Why The Beautiful Line?

A site dedicated to the art of drawing and painting, The Beautiful Line is an open forum for the sharing of information and inspiration about the drawing and rendering process in digital and traditional media.

This blog is created for all those who share a love of drawing and are enticed by the potential of a blank piece of paper, canvas, or board to create a unique work of art. This space is dedicated to the open sharing of information and experiences concerning drawing. Included here are tutorials on drawing and rendering a variety of subjects in easily accessible media.

Why the Beautiful Line? As a long time professional illustrator, artist, and instructor, I still believe that the most powerful tool for image making is the simple pencil, pen, or brush. In an era of fantastic advances in digital arts with the power to create new worlds of amazing realism, the pencil drawing remains an exquisitely elegant tool for expressing thoughts and ideas. With this in mind, I view it as a personal mission as an instructor to encourage students to draw their ideas first, before developing concepts within a software program.

Saturday, January 2, 2010

Working With Markers: Jimi Hendrix Portrait

"What is Cool?", 11x20 inches, Permanent marker stick and Gouache on Strathmore Medium Drawing Paper, 2009

Permanent markers are great tools for creating expressive black and white images. They can provide deep true blacks as rich as India Ink or fine line details. My goal on this illustration was to use only a broad tip marker to create almost all of the details. Gouache (Titanium White) was used to carve out more delicate details around the face and hands. For this work I used a No. 3. round sable brush.

"What is Cool?", detail

As you can see in this detail of the illustration, I like to be inventive with the strokes I make using markers. The series of straight and swirling strokes along the right collar were designed to create a separation between the white highlight on the shirt and the white background. The fun part was coming up with a way to accomplish this without simply adding an outline. Being inventive leads to creative ways of solving basic problems. The total impact of the illustration will be more vibrant and interesting if you can avoid boring solutions to common issues in your image making.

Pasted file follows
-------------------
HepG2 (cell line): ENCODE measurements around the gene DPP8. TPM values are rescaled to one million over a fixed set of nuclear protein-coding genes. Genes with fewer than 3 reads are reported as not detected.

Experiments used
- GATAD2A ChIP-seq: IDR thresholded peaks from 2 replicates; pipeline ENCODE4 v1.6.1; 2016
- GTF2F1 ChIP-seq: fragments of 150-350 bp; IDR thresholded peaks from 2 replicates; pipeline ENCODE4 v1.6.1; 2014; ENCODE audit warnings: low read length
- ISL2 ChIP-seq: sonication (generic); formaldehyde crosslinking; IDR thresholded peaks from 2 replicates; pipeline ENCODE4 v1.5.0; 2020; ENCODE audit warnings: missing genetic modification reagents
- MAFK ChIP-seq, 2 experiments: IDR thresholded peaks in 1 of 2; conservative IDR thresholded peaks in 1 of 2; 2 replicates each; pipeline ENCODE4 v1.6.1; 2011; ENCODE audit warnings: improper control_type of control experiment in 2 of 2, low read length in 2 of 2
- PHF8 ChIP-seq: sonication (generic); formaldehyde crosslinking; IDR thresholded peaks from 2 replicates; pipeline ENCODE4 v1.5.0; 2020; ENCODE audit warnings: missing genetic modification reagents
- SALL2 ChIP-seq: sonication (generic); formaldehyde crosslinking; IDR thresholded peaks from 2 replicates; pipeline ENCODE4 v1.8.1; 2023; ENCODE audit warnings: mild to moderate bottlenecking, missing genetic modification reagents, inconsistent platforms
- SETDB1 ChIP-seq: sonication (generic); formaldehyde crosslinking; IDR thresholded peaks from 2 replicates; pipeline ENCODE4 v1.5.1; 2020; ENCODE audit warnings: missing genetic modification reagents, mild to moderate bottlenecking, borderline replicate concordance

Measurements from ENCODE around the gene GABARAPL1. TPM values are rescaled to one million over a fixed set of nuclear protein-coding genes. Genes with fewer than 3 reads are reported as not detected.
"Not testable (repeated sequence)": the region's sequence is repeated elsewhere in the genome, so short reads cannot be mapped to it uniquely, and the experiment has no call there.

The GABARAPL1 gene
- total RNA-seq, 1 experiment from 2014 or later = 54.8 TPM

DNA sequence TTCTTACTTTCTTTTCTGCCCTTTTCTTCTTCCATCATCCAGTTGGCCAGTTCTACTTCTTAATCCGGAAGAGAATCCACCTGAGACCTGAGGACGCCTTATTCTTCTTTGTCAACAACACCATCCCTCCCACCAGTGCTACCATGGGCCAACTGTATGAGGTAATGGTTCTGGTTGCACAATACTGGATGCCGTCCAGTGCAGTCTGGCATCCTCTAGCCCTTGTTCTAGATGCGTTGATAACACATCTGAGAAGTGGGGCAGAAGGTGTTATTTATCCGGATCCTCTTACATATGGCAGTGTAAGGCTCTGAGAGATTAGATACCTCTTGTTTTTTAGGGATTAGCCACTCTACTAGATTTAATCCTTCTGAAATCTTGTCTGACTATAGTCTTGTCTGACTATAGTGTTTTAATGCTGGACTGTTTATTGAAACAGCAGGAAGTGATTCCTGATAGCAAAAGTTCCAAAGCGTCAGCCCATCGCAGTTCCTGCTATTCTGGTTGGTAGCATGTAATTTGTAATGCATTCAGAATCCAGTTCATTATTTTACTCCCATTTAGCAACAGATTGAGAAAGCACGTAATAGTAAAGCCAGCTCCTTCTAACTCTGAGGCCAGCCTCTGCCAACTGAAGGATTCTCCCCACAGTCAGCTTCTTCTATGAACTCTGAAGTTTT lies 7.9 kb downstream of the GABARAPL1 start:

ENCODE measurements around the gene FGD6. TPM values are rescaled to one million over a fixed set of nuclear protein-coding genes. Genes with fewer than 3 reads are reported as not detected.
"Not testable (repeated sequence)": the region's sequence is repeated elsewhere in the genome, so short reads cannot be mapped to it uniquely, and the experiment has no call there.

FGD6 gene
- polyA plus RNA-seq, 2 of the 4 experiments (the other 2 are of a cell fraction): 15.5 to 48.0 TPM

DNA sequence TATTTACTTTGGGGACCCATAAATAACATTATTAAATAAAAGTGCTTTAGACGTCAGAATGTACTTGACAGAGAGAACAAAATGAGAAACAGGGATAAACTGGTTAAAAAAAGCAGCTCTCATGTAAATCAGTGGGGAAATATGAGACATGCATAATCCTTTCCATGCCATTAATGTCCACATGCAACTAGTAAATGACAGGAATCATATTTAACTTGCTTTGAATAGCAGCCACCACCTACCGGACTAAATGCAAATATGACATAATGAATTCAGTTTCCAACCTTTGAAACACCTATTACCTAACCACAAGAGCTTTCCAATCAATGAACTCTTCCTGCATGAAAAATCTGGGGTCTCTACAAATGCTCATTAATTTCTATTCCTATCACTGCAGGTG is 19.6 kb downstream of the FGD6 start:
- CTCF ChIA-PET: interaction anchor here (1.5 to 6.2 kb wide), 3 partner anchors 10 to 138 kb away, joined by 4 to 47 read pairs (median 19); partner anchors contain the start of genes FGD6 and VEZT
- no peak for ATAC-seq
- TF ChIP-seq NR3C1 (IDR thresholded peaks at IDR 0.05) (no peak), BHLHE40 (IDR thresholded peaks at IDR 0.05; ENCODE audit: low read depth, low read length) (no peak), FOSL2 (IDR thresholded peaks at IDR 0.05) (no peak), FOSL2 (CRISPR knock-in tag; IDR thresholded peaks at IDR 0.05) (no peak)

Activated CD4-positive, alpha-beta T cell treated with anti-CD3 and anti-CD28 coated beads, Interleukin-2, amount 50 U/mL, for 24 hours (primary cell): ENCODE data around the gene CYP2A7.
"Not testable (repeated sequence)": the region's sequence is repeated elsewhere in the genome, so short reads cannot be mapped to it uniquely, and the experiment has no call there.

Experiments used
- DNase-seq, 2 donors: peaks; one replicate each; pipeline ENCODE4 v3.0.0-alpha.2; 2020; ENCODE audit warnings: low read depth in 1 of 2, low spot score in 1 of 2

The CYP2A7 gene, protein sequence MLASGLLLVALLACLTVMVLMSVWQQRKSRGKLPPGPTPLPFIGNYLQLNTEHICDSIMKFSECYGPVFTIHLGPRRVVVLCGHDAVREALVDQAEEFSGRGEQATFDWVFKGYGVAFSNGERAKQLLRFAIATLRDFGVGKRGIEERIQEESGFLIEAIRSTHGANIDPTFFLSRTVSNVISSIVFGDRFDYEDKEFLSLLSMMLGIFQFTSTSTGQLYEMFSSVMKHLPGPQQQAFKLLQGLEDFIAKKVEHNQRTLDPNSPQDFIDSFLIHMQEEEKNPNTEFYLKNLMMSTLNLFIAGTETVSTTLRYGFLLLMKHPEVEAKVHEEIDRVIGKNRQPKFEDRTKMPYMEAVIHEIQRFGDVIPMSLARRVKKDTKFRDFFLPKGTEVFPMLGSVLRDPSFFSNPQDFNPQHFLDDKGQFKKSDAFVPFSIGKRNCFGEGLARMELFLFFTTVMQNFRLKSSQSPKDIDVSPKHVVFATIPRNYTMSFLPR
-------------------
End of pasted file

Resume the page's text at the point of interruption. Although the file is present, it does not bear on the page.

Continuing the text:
When is it effective to "block in" an area? 
I found it better to create large totally black areas in parts of this illustration. The reason for this was the high amount of complex textures in the photo. Too much information tires the eye and creates an overall busy appearance. Dropping out some areas like the shadow on the neck was a good idea here. However, the hair still has diagonal shards of white that I left intentionally to break up this shape. 

Why the two different approaches? 
The mass of the hair was too large a shape to simply render in solid black. Plus, the hair needs to appear light and "frizzy" as it is in the photo. My solution was to give the whole image more dynamic thrust by leaving diagonal areas of white in the hair and on darker shadow portions of the body, as well as the background. This becomes a unifying stylistic theme that pulls the whole illustration together. The verticality of these strokes makes the figure look more animated, always a good quality when trying to create a lifelike portrait.

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